Document Detail


The role of the sodium-taurocholate cotransporting polypeptide (NTCP) and of the bile salt export pump (BSEP) in physiology and pathophysiology of bile formation.
MedLine Citation:
PMID:  21103971     Owner:  NLM     Status:  MEDLINE    
Abstract/OtherAbstract:
Bile formation is an important function of the liver. Bile salts are a major constituent of bile and are secreted by hepatocytes into bile and delivered into the small intestine, where they assist in fat digestion. In the small intestine, bile salts are almost quantitatively reclaimed and transported back via the portal circulation to the liver. In the liver, hepatocytes take up bile salts and secrete them again into bile for ongoing enterohepatic circulation. Uptake of bile salts into hepatocytes occurs largely in a sodium-dependent manner by the sodium taurocholate cotransporting polypeptide NTCP. The transport properties of NTCP have been extensively characterized. It is an electrogenic member of the solute carrier family of transporters (SLC10A1) and transports predominantly bile salts and sulfated compounds, but is also able to mediate transport of additional substrates, such as thyroid hormones, drugs and toxins. It is highly regulated under physiologic and pathophysiologic conditions. Regulation of NTCP copes with changes of bile salt load to hepatocytes and prevents entry of cytotoxic bile salts during liver disease. Canalicular export of bile salts is mediated by the ATP-binding cassette transporter bile salt export pump BSEP (ABCB11). BSEP constitutes the rate limiting step of hepatocellular bile salt transport and drives enterohepatic circulation of bile salts. It is extensively regulated to keep intracellular bile salt levels low under normal and pathophysiologic situations. Mutations in the BSEP gene lead to severe progressive familial intrahepatic cholestasis. The substrates of BSEP are practically restricted to bile salts and their metabolites. It is, however, subject to inhibition by endogenous metabolites or by drugs. A sustained inhibition will lead to acquired cholestasis, which can end in liver injury.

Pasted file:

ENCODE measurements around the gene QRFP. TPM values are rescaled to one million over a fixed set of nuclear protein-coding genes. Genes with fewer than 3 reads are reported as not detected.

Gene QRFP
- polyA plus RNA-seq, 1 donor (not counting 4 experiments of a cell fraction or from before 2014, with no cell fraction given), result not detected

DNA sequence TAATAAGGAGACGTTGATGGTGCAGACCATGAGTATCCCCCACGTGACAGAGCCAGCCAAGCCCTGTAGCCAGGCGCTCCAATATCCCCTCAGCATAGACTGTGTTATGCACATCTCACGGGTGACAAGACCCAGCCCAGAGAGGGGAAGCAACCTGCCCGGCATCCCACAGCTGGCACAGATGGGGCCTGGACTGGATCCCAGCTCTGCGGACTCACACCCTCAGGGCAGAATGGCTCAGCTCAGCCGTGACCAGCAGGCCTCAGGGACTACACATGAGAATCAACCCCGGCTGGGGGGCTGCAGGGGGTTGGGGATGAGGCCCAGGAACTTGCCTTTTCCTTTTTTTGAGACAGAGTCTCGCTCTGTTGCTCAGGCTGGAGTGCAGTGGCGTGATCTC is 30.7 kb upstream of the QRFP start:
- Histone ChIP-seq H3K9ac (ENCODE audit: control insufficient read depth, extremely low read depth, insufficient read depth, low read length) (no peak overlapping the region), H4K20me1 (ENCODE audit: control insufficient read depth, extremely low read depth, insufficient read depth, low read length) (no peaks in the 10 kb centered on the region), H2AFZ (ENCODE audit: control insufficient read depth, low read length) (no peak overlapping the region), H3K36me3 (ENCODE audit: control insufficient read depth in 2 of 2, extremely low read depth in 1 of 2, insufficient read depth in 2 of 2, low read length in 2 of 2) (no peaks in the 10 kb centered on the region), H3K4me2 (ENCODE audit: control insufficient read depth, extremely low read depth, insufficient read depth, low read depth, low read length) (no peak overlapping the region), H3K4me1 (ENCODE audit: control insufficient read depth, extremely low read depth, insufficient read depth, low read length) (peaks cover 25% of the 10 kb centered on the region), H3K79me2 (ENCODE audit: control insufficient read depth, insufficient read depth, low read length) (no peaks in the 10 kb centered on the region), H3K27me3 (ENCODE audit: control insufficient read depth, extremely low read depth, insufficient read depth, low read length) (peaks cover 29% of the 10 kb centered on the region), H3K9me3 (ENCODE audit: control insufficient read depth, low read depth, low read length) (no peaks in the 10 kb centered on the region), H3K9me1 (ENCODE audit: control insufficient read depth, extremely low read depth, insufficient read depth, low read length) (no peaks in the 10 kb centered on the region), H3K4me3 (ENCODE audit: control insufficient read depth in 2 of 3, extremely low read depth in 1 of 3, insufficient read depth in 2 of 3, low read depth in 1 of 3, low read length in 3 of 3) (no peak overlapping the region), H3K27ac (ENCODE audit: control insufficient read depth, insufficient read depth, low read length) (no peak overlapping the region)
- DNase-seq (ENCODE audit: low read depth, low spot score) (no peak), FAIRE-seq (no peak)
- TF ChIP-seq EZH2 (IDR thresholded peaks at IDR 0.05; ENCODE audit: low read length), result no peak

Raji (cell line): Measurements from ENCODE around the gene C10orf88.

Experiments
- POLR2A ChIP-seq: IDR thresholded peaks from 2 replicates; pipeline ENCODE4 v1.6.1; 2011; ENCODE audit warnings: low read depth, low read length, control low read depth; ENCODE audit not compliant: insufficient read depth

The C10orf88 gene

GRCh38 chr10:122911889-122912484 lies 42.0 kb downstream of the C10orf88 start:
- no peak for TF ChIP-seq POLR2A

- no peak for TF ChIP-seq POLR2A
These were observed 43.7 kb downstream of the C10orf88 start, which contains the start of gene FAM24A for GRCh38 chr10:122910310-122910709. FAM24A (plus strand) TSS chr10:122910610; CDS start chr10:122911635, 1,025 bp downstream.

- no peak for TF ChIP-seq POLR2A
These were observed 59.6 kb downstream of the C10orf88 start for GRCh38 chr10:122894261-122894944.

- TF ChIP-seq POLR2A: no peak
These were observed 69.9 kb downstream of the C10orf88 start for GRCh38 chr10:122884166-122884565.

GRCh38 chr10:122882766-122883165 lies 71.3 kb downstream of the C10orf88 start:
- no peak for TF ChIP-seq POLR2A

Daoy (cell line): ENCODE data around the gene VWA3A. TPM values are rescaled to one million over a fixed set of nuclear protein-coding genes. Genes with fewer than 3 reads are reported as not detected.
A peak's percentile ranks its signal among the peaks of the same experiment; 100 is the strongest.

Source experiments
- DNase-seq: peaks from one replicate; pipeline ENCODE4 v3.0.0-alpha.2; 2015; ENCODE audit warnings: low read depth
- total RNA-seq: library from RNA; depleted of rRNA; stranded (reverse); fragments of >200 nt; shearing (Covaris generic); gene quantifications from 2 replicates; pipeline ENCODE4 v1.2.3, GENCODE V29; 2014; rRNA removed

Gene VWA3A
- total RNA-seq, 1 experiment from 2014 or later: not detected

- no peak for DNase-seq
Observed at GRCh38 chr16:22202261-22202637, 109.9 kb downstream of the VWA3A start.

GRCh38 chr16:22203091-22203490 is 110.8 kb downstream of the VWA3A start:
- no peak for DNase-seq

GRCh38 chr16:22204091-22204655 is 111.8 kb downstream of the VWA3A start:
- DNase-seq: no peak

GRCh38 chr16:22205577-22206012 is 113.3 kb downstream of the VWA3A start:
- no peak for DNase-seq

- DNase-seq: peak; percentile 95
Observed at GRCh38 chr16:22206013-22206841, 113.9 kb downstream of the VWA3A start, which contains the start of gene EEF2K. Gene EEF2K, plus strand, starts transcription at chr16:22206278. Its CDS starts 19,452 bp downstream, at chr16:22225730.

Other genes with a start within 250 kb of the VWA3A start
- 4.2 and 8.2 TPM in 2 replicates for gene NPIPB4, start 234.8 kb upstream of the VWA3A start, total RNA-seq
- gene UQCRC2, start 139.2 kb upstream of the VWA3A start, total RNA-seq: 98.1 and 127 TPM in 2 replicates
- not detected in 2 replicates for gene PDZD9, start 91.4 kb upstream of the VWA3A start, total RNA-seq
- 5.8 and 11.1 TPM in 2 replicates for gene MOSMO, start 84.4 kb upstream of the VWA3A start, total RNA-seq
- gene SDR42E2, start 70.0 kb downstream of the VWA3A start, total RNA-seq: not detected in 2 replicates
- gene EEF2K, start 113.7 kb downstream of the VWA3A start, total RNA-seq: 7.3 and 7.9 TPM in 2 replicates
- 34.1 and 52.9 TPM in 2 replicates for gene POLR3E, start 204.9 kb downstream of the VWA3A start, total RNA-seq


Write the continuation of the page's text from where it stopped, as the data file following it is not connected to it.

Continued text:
Authors:
Bruno Stieger
Publication Detail:
Type:  Journal Article; Research Support, Non-U.S. Gov't; Review    
Journal Detail:
Title:  Handbook of experimental pharmacology     Volume:  -     ISSN:  0171-2004     ISO Abbreviation:  Handb Exp Pharmacol     Publication Date:  2011  
Date Detail:
Created Date:  2010-11-24     Completed Date:  2011-02-25     Revised Date:  2011-04-12    
Medline Journal Info:
Nlm Unique ID:  7902231     Medline TA:  Handb Exp Pharmacol     Country:  Germany    
Other Details:
Languages:  eng     Pagination:  205-59     Citation Subset:  IM    
Affiliation:
Division of Clinical Pharmacology and Toxicology, University Hospital, 8091, Zurich, Switzerland. bstieger@kpt.uzh.ch
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MeSH Terms
Descriptor/Qualifier:
ATP-Binding Cassette Transporters / antagonists & inhibitors,  genetics,  metabolism*
Animals
Bile Acids and Salts / metabolism*
Biological Transport
Cholestasis, Intrahepatic / metabolism,  physiopathology
Enterohepatic Circulation
Genotype
Humans
Liver / drug effects,  metabolism*,  physiopathology
Mutation
Organic Anion Transporters, Sodium-Dependent / antagonists & inhibitors,  genetics,  metabolism*
Pharmacogenetics
Phenotype
Phylogeny
Symporters / antagonists & inhibitors,  genetics,  metabolism*
Chemical
Reg. No./Substance:
0/ABCB11 protein, human; 0/ATP-Binding Cassette Transporters; 0/Bile Acids and Salts; 0/Organic Anion Transporters, Sodium-Dependent; 0/Symporters; 145420-23-1/sodium-bile acid cotransporter

From MEDLINE®/PubMed®, a database of the U.S. National Library of Medicine


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